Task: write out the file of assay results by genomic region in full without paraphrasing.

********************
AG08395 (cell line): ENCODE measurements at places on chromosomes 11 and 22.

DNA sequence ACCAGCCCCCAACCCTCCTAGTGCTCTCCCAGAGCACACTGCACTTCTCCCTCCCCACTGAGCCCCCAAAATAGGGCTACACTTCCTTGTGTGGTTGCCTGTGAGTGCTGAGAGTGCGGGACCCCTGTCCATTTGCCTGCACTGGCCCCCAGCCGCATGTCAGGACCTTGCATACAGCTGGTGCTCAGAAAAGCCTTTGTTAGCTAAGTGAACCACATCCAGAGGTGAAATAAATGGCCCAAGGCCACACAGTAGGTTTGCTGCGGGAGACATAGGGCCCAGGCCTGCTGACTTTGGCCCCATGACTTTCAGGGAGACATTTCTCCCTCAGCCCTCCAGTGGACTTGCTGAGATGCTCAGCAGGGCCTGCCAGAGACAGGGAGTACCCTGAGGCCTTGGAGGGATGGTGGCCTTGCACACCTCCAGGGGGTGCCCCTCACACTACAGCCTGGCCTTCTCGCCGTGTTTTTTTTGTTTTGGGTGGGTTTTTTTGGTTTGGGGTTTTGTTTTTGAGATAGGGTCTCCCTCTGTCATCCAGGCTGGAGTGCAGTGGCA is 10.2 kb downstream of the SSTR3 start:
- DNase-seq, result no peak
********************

AG08395 (cell line): ENCODE measurements at places on chromosomes 11 and 22.

DNA sequence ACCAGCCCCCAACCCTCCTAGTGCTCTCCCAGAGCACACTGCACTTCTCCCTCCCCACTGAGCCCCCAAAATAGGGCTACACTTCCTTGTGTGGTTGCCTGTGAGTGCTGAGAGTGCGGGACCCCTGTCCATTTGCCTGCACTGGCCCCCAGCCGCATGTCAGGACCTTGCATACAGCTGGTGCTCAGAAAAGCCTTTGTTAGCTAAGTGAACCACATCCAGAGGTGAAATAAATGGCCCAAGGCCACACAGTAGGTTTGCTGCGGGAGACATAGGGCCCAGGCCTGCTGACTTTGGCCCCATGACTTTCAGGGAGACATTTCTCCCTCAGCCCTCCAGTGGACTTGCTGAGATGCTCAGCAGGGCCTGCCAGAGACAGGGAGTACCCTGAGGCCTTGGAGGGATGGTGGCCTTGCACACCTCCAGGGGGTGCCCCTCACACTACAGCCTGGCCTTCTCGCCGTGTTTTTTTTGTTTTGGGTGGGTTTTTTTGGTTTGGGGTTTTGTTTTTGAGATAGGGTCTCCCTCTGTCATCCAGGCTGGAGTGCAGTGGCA is 10.2 kb downstream of the SSTR3 start:
- DNase-seq, result no peak